The Obama administration suggested Thursday that Russian President Vladimir Putin personally authorized the hacking of Democratic officials’ email accounts in the run-up to the presidential election and said it was “fact” that such actions helped Donald Trump’s campaign. The White House also assailed Trump himself, saying he must have known of Russia’s interference.
No proof was offered for any of the accusations, the latest to unsettle America’s uneasy transition from eight years under Democratic President Barack Obama to a new Republican administration led by Trump. The claims of Russian meddling in the election also have heightened already debilitating tensions between Washington and Moscow over Syria, Ukraine and a host of other disagreements.
“Only Russia’s senior-most officials could have authorized these activities,” White House spokesman Josh Earnest said, repeating the words from an October U.S. intelligence assessment.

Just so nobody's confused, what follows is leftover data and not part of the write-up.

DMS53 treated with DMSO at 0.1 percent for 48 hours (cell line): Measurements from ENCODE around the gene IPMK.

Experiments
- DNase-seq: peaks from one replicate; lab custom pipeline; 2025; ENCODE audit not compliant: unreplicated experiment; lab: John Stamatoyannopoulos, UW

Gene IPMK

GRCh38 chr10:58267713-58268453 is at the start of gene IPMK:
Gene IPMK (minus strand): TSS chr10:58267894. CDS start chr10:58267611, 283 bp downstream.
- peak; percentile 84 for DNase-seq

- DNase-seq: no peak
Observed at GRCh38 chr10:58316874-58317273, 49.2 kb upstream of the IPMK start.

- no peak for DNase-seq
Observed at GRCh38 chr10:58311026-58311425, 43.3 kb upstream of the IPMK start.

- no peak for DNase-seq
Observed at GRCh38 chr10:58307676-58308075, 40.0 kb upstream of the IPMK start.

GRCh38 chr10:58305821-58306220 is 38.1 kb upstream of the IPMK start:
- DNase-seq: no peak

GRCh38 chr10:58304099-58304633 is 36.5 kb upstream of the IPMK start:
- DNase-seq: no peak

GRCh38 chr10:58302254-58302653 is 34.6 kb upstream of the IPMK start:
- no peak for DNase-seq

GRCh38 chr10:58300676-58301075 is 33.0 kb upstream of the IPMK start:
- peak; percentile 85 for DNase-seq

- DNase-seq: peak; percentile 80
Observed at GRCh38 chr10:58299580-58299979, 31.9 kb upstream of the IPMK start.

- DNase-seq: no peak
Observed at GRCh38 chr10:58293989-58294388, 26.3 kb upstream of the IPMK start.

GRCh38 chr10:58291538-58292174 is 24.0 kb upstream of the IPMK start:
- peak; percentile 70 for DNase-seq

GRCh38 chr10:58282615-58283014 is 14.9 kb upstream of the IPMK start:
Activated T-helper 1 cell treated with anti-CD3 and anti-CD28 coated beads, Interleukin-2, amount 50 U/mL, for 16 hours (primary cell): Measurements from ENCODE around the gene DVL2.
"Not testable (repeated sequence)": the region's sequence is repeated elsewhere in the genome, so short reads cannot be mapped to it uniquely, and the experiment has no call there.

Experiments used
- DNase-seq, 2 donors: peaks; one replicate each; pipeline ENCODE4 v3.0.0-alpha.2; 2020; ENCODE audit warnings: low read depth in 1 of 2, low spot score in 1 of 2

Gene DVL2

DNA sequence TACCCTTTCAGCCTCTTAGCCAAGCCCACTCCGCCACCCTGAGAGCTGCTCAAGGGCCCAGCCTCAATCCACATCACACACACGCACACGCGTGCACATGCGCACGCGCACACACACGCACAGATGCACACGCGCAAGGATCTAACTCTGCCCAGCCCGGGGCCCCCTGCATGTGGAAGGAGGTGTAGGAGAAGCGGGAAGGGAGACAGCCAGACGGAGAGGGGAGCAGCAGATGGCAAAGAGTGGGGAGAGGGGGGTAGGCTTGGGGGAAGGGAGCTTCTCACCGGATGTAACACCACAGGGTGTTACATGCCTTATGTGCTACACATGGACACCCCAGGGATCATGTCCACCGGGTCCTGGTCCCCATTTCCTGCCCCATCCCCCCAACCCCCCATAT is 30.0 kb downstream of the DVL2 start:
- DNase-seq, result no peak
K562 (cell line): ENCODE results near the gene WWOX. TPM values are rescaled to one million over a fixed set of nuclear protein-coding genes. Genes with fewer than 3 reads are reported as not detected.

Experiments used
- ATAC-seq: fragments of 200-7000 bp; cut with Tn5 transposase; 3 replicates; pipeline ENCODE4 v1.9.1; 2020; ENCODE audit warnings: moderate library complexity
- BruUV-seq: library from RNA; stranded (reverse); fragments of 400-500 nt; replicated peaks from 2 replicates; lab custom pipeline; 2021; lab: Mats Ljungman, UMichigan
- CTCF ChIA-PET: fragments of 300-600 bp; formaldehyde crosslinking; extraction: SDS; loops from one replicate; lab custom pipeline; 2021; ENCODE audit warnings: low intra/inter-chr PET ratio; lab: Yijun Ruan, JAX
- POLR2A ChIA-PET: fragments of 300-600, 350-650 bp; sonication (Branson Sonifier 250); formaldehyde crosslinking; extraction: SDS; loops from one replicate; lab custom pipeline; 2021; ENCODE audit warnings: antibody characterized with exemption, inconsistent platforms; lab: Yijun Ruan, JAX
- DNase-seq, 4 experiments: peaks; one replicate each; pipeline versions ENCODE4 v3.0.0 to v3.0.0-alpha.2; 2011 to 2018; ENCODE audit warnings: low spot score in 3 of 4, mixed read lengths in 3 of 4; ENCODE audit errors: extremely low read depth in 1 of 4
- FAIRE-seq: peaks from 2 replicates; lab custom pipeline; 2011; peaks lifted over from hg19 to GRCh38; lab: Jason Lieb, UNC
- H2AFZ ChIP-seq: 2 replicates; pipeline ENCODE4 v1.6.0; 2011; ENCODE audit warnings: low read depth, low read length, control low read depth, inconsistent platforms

Obama’s deputy national security adviser, Ben Rhodes, connected the dots further, saying it was Putin who was responsible for the Russian government’s actions.
“I don’t think things happen in the Russian government of this consequence without Vladimir Putin knowing about it,” Rhodes said on MSNBC.
The explosive accusation paints Putin, the leader of perhaps the nation’s greatest geopolitical foe, as having directly undermined U.S. democracy. U.S. officials have not contended, however, that Trump would have been defeated by Hillary Clinton on Nov. 8 if not for Russia’s assistance. Nor has there has been any indication of tampering with the vote-counting.
The Kremlin flatly rejected the claim of Putin’s involvement, with Putin spokesman Dmitry Peskov dismissing it Thursday as “laughable nonsense.”